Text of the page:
FTIR Spectroscopy Separates Good Green Teas from Also-Rans
Lynn M. Savage
Although tea comes from just one source plant, Camellia sinensis, it can be fermented, processed and brewed to impart a multitude of flavors. Considered one of the most popular drinks in the world, tea is revered especially in Asia, and green tea reigns supreme there. Highly trained tasters in China and Japan, for example, judge the quality of various green teas each year at competitions involving tea producers. Human tea tasters, however, are subjective in their analyses of criteria such as leaf appearance, smell, brew coloration and taste.
Now researchers at Osaka University, at Nara Institute of Science and Technology, and at Nara Prefecture Agricultural Experiment Station, all in Japan, have developed a spectroscopic technique that can help identify high-quality green tea concoctions. According to principal investigator Eiichiro Fukusaki of Osaka University, Nara is one of the most important regions for tea production in Japan because it has a good climate for tea cultivation.
Using 13 kinds of green tea that were presented and ranked at the 2005 competition in Kansai, Japan, the researchers ground 200 mg of dried leaves and mixed them with 600 μl of glycerol to form a paste. Using a Fourier transform infrared (FTIR) spectrometer made by Thermo Electron KK of Kanagawa, Japan, the investigators acquired diffuse reflectance spectra three times for each sample. Spectra were recorded between 10,000 and 4000 cm–1 with intervals of 3.857 cm–1. The scientists then analyzed the data using multivariate methods.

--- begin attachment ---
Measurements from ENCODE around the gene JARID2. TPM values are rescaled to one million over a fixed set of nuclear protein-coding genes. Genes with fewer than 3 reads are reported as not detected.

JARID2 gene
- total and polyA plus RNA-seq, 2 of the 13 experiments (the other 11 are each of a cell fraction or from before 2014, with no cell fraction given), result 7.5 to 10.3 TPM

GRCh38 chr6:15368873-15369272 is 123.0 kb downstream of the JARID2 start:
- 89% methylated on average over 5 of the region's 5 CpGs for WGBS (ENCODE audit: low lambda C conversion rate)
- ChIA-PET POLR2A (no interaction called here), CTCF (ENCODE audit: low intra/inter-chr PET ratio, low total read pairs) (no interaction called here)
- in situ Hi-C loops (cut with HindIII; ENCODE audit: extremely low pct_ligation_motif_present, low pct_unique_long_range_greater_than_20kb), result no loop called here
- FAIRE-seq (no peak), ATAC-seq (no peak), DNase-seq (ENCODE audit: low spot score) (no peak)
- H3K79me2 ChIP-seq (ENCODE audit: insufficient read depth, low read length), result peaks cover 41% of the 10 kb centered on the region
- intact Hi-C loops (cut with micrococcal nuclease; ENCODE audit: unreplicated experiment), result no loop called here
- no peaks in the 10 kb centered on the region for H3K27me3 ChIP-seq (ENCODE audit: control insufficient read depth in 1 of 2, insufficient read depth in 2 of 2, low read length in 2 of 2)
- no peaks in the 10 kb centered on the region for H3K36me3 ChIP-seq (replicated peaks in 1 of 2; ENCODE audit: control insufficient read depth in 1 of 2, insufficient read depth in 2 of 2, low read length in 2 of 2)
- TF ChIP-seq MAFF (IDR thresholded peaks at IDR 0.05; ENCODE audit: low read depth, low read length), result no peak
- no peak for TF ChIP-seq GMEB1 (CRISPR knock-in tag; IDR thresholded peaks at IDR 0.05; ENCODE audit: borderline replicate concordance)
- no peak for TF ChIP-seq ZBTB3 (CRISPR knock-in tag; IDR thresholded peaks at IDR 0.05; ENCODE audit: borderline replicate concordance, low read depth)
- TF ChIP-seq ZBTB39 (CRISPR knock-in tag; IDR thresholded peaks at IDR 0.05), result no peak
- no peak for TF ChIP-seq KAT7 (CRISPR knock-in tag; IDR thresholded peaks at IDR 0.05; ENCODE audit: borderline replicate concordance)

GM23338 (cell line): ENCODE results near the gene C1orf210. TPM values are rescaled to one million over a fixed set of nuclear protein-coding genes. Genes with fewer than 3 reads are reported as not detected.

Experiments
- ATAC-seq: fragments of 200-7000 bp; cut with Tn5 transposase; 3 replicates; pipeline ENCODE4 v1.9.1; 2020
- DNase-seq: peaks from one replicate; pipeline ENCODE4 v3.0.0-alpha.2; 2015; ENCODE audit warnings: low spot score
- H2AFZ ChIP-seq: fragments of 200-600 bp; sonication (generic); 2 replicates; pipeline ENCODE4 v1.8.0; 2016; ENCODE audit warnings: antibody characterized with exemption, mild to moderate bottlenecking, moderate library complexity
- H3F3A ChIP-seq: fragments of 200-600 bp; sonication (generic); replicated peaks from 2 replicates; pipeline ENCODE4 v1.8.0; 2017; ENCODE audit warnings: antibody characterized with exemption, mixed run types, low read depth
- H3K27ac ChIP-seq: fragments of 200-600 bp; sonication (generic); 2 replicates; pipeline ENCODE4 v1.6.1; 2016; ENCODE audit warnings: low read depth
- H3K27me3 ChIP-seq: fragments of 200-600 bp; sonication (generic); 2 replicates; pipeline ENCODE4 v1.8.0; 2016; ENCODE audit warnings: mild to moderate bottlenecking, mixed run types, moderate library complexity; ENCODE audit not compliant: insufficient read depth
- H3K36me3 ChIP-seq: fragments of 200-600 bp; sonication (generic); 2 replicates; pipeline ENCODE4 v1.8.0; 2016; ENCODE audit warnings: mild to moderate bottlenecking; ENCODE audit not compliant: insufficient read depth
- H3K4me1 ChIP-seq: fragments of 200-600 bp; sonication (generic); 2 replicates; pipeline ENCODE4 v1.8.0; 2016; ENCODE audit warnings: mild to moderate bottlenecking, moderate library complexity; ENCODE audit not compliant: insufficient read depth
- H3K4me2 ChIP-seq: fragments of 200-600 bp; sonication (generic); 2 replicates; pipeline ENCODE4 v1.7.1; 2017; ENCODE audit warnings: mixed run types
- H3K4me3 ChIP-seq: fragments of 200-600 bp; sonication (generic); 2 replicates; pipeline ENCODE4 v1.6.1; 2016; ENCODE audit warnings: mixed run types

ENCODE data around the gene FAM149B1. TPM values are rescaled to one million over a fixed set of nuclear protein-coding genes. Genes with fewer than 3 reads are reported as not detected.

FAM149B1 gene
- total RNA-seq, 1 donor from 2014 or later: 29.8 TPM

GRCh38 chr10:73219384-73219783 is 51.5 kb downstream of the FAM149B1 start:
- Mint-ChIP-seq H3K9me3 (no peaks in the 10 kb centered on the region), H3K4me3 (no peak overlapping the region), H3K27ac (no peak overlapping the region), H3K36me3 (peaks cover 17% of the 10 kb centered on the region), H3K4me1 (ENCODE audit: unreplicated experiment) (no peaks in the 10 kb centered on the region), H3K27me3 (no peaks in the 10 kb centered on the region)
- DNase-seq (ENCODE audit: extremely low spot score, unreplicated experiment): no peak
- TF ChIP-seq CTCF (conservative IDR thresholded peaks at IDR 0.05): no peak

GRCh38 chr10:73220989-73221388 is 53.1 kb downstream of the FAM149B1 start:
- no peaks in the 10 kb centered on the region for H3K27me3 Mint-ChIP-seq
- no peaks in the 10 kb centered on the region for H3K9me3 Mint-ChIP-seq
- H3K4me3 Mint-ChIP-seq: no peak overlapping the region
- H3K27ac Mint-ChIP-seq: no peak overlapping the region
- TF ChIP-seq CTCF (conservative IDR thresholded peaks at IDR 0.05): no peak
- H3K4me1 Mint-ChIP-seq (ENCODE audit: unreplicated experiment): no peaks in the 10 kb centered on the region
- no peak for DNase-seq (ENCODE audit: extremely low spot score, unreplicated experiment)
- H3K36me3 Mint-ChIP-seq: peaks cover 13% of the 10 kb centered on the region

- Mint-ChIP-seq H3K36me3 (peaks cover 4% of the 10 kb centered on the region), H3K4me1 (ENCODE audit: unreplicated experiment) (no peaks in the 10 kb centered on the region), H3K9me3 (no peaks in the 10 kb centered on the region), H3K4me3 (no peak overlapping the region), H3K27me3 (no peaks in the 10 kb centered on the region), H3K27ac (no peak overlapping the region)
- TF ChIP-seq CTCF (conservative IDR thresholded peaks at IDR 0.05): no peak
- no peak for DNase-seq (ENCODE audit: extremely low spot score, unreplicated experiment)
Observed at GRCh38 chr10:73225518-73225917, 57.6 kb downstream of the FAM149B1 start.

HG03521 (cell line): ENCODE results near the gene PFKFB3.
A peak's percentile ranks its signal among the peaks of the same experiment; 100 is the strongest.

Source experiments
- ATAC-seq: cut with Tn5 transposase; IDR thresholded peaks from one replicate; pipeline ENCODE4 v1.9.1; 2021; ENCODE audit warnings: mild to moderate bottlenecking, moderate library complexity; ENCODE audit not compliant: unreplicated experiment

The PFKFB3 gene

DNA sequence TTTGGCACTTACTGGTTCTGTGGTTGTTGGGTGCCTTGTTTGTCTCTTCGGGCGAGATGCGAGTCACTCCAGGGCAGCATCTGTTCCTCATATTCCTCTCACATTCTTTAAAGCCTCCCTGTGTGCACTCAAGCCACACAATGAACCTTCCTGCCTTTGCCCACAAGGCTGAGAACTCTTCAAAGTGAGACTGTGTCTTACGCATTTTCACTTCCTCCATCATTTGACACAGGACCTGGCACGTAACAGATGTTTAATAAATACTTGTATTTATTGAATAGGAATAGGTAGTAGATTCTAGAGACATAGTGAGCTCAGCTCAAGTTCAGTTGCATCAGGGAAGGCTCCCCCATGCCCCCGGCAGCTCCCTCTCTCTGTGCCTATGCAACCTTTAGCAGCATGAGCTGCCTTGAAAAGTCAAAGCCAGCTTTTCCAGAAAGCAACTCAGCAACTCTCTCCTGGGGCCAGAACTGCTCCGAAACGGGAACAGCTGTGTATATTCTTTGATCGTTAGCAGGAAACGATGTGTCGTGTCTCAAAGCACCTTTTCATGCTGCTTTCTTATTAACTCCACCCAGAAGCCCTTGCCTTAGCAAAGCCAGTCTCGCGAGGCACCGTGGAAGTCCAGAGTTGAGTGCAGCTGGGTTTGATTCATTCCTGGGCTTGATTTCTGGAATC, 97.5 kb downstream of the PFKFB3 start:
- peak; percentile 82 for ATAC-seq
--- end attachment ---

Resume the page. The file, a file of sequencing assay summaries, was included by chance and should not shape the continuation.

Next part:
They found that the range 5500 to 5200 cm–1 had a high contribution ratio, leading them to believe that high-quality teas can be fingerprinted by that region. Using this information, the rankings from the Kansai contest and partial least squares analysis, the investigators derived a prediction model for judging tea quality. The model is accurate for predicting low-quality teas but less so for high-quality ones. They believe that this is because the differences among better teas are smaller and less easily discerned.
Fukusaki said that the spectroscopic technique could be useful to tea producers and dealers and that it even could be applied by professional tea tasters, who could use it as a practical tool. The scientists plan to apply their methods to folk medicines and to other foods, such as vegetables.
“The technique is very convenient, reproducible and cheap,” Fukusaki said. “In some cases, it can be more useful than tea tasters.”
Journal of Agricultural and Food Chemistry, Nov. 28, 2007, pp. 9908-9912.
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